I got his name from a woman on a periodic paralysis listserve who drives her daughter up from North Carolina to see him. When I told him I got his name from a woman who drives in from North Carolina, he said, "Oh, that's not the farthest. Hmm, what's the farthest? One person comes in from a ship on the Caribbean. Oh, and one guy comes in from Utah."

I deal with symptoms for almost fifteen years before I get a diagnosis, and when I do get one, for something very rare, I'm just a stone's throw away from one of the most experienced doctors in the field? Amazing.

Two other really cool things about the appointment: the doctor was really nice, and getting on the schedule didn't take long at all. Most neurologists around here seem to have to schedule three months out or more.

The good doctor really seemed to understand what I was saying about my shoulder, and he also has a theory about why even deep tissue massage doesn't seem to have an effect: he thinks the muscle worst affected runs under my shoulder blade.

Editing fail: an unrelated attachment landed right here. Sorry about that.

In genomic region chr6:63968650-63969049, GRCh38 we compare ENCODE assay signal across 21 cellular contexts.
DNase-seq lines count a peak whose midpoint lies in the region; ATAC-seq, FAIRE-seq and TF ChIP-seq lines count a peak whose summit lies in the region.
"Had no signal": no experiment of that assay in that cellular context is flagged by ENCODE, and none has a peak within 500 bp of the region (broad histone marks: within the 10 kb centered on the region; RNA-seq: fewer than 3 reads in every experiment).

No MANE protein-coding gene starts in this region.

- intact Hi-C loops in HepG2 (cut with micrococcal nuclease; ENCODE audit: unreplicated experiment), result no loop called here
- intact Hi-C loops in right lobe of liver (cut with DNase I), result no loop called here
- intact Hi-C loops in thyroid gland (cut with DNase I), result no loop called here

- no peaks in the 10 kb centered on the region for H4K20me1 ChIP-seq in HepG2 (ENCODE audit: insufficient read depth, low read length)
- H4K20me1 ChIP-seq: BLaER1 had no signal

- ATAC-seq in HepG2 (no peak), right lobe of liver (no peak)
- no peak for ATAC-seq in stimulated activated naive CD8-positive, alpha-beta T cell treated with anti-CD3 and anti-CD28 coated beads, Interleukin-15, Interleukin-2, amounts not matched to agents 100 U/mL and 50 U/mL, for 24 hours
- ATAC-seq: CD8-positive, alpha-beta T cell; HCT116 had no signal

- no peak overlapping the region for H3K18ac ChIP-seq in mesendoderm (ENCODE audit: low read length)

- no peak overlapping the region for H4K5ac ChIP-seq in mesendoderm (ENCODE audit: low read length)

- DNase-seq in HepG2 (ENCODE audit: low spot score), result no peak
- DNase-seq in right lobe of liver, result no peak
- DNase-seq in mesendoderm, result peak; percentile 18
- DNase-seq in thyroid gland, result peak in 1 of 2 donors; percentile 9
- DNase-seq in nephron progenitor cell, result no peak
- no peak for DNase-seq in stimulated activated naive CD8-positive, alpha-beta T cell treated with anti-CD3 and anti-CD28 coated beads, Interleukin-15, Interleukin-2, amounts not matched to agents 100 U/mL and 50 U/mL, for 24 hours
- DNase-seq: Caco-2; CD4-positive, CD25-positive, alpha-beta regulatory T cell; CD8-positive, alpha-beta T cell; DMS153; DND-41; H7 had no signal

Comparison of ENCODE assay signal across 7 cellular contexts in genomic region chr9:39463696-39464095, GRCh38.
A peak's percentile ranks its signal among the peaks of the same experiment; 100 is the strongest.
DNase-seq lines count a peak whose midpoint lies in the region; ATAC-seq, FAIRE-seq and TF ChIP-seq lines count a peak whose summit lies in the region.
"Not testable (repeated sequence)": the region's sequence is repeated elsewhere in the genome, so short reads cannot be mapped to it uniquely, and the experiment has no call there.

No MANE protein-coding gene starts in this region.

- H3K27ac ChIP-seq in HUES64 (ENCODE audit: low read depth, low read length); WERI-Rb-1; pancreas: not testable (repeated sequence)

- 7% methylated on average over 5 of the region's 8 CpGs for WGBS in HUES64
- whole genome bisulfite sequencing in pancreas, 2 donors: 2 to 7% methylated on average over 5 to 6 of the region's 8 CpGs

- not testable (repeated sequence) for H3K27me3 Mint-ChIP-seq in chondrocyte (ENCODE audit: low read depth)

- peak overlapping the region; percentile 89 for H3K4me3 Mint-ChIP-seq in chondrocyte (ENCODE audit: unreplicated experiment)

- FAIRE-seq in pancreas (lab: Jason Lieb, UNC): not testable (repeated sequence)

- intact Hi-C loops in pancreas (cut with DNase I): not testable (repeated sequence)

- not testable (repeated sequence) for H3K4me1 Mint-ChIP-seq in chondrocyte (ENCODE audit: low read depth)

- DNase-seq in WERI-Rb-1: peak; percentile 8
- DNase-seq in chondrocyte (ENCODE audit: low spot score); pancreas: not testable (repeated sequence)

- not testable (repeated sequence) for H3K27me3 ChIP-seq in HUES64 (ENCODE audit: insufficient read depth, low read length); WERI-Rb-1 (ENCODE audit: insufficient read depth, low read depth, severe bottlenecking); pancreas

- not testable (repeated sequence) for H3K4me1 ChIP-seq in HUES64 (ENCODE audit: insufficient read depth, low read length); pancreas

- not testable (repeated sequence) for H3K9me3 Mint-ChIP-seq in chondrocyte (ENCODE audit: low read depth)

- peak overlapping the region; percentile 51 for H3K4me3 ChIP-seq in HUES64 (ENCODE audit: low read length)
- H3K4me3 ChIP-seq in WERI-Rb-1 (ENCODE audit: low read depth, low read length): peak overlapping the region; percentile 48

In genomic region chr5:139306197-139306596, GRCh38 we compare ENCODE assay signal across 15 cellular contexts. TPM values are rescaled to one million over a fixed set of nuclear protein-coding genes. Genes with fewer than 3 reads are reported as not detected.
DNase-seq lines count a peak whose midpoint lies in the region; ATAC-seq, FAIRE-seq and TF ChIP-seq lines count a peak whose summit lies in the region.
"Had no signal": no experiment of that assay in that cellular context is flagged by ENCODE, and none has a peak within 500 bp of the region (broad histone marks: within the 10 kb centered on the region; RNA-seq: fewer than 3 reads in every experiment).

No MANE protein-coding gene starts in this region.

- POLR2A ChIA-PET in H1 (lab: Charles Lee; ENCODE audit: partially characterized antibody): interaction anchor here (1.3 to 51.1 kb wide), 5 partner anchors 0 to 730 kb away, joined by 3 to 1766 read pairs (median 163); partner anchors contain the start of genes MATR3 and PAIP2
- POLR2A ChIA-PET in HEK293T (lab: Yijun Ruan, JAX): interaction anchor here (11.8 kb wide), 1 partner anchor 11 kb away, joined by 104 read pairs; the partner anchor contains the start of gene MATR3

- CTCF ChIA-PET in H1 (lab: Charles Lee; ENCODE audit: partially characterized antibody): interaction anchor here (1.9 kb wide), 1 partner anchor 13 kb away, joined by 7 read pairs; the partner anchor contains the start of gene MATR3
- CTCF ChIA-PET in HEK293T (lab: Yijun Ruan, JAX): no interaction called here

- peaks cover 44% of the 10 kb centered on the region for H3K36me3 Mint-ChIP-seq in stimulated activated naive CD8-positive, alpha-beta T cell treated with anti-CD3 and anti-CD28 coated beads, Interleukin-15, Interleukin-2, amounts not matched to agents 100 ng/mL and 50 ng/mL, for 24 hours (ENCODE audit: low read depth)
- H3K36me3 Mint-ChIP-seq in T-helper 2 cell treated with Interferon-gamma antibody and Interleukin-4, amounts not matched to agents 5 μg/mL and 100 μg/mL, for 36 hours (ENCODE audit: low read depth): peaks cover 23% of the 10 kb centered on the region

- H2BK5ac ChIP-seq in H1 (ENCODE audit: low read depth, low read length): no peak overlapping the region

He's adding to my medication, and although he said that whether it would help is pretty much a crapshoot (my word, not his), I'm really hoping this will do it. Hey, much stranger things have happened to me than taking medications that have worked as expected, right?

Saturday, September 3, 2011

Angst, Anger, Love, Hope Reviewed by Philadelphia Stories!

The review can be seen here.

I'm very excited. The only thing that would make this better is if reviews ran in the print version of the journal. I don't think they do; there weren't any in the summer issue, at any rate.

But still - Philadelphia Stories! That's a fairly big deal.

I wonder if this technically bumps me from obscure poet to minor poet? That would be sweet.

I'm still planning on adding the cool story I mentioned earlier, but I also still don't know when. I've been doing a bit more editing lately, so I haven't been up to doing much more than clearing out my email each day - and I've only done that to keep the job manageable.